To get started on creating your own master calendar, here’s 10 tips that you should follow.
1. Jot down all of your recurring dates and activities.
Now that you have these activities listed, start inputting them into your calendar to create a schedule. For example, if you have a team meeting every Tuesday at 3pm, then create that as a recurring event.
2. Establish clear work boundaries.
Making this schedule not only guarantees that I’m getting everything done, it allows me to create a more structured calendar. For instance, I don’t schedule meetings in the morning since that’s eating into my peak productivity time. Instead, I’ll schedule a meeting between noon or two pm.
This structure also keeps my working hours contained. This way I’m not spending too much time at work. If I’m done at five pm, then I’m only working on soft tasks for the last hour or so to ensure that I’m done on time.
3. Make important dates and deadlines stand-out.
To be honest, you should just go ahead and color code your various tasks and appointments so they’re easy to differentiate with each other. For internal team meetings you could use blue, while client meetings could be orange. I even highlight events so that I’m not wasting time with networking events.
4. Include time buffers on your schedules.
If you’re traveling, however, you’ll probably want to bump that up to an hour.
During this period, don’t schedule anything else. You need this time to flawlessly flow from one meeting to the next.
5. Be flexible.
However, you could push the meeting to 3:30 instead of 3:00 pm. This way you’re not cancelling the meeting since everyone can attend.
In my master calendar, I always schedule some time before and after an exact time. I usually use this time to prepare or recharge. But I’ve also used these blocks to adjust meeting times if I have to.
6. Use a combination of tools.
I rely on Google Calendar for setting my daily routine. I also receive reminders and can easily share it with others. For scheduling meetings, Calendar App is my go-to-tool (I also built it). Other times I use a project management tools like Basecamp to stay-on-top of projects.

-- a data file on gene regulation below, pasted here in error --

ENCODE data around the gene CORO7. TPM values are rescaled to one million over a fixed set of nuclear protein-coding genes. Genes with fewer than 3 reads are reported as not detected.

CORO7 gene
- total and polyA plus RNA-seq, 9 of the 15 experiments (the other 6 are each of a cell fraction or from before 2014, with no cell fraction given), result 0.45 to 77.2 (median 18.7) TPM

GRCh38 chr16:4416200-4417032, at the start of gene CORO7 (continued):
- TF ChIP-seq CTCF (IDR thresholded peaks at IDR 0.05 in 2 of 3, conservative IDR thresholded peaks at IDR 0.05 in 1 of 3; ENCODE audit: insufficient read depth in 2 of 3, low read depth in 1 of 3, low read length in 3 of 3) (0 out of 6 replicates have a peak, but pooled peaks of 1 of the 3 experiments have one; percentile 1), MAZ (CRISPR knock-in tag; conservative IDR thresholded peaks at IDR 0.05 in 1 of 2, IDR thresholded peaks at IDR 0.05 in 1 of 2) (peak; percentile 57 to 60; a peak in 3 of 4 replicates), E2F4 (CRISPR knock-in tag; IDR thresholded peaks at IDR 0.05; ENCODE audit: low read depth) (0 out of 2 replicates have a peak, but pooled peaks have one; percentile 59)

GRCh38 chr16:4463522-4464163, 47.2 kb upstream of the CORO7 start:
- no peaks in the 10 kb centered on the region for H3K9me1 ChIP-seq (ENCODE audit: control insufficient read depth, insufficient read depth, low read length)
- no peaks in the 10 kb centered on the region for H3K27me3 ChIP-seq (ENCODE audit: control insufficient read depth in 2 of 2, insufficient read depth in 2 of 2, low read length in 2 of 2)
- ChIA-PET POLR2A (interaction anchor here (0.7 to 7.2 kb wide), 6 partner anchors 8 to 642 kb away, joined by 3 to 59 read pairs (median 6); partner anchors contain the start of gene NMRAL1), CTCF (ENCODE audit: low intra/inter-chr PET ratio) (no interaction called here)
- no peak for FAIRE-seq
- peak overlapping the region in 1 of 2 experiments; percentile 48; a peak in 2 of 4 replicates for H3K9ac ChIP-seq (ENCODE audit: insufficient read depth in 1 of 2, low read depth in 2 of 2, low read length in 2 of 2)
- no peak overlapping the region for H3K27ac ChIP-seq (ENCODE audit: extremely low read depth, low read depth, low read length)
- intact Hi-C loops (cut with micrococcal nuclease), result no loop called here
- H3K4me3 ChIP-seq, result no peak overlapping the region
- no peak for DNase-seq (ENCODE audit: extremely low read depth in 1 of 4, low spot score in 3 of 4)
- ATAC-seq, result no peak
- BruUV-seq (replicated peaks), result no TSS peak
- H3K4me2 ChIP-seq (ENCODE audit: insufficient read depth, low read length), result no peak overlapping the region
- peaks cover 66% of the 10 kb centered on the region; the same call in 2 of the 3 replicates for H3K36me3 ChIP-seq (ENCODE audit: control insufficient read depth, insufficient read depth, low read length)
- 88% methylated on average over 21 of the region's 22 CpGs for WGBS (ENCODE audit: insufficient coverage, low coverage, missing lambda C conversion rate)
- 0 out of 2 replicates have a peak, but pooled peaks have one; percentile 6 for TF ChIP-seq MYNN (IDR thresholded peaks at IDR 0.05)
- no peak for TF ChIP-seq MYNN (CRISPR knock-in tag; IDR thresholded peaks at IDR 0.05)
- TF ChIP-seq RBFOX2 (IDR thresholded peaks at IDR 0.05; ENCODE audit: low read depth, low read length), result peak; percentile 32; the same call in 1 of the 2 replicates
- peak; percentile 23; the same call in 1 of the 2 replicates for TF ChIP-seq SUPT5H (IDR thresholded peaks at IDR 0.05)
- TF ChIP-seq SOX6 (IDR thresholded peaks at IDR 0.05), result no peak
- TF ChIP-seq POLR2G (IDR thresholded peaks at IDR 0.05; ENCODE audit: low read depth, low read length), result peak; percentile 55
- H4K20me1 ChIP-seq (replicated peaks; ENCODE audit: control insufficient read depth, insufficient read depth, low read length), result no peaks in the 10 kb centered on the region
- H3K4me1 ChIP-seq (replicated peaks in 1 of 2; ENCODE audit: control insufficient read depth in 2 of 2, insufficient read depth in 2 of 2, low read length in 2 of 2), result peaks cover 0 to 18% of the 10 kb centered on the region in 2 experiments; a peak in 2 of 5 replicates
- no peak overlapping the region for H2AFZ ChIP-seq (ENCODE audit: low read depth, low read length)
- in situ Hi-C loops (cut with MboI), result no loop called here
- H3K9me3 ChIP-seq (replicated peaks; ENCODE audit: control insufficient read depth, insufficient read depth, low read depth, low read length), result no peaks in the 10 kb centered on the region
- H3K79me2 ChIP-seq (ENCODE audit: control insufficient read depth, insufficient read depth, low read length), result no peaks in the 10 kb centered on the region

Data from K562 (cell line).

Find which tools work best for you, and make the most out of them. If they’re working for you, then stick with them.
7. Capture information.
As David Allen explains in the iconic Getting Things Done, this will make sure that you won’t forget about it. More importantly, it frees your brain so that you’re not retaining too much information.
8. Designate one person to be in charge.
If you have too many people editing the calendar, it can get messy real fast. If they need to add an event, it goes through the person in charge of the calendar first. This way the new event can be added to an open time slot so that you’re not double-booked.
9. Share the calendar with your team.
Sharing your calendar also saves you time and balances out assignments.
At the same time, you also want to make sure that it’s collaborative and inclusive. For example, you may not mind those four pm meetings on Wednesdays. But, what if some of your team lives in a different time zone? It may be six pm for them, which you’re taking-up their personal time.
Tools like Calendar can make scheduling events or appointments much easier since your team can select the best date and time for them.
10. Keep the master calendar centrally located.
If you want to be old school, you could print out a copy and post in a central location, like your company’s bulletin board.